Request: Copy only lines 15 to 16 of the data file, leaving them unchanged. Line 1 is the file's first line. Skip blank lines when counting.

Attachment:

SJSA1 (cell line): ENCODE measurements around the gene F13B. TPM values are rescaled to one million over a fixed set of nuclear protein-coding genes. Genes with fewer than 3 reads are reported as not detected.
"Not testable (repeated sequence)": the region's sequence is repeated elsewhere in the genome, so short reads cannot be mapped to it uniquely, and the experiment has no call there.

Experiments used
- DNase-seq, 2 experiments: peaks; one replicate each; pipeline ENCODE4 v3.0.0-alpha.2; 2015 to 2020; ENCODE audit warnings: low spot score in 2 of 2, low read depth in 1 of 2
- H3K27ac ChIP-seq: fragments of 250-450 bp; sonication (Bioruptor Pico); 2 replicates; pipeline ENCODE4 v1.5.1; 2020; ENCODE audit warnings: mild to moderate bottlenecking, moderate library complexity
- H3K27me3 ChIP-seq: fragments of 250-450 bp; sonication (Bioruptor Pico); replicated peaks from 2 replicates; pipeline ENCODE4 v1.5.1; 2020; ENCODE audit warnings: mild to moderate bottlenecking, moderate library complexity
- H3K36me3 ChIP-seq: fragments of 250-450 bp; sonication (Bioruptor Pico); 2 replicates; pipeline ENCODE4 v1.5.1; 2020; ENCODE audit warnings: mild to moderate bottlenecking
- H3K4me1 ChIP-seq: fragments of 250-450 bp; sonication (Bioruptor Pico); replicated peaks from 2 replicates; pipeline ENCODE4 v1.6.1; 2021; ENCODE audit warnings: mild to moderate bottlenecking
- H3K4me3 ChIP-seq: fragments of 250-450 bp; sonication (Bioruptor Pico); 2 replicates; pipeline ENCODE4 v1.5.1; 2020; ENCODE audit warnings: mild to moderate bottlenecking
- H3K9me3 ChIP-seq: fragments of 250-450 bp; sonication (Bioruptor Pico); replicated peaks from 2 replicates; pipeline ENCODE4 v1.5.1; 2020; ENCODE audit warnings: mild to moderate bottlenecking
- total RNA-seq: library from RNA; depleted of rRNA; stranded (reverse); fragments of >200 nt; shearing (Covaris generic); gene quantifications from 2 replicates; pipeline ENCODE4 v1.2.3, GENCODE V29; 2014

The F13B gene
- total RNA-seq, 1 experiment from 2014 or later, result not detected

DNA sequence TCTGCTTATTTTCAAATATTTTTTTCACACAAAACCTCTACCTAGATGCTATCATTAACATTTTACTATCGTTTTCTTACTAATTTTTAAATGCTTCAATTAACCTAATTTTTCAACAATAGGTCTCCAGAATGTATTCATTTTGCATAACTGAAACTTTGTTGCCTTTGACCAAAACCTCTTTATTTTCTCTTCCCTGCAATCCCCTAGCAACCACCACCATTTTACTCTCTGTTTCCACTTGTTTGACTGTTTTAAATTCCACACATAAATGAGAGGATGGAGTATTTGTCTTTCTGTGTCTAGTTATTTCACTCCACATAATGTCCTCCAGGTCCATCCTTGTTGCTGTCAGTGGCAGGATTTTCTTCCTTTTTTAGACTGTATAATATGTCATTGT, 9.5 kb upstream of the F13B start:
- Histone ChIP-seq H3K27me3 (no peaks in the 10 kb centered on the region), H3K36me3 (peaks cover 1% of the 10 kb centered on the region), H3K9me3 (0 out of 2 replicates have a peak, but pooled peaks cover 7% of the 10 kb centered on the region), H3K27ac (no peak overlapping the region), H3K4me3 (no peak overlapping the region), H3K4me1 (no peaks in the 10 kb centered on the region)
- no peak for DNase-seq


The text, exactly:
- Histone ChIP-seq H3K27me3 (no peaks in the 10 kb centered on the region), H3K36me3 (peaks cover 1% of the 10 kb centered on the region), H3K9me3 (0 out of 2 replicates have a peak, but pooled peaks cover 7% of the 10 kb centered on the region), H3K27ac (no peak overlapping the region), H3K4me3 (no peak overlapping the region), H3K4me1 (no peaks in the 10 kb centered on the region)
- no peak for DNase-seq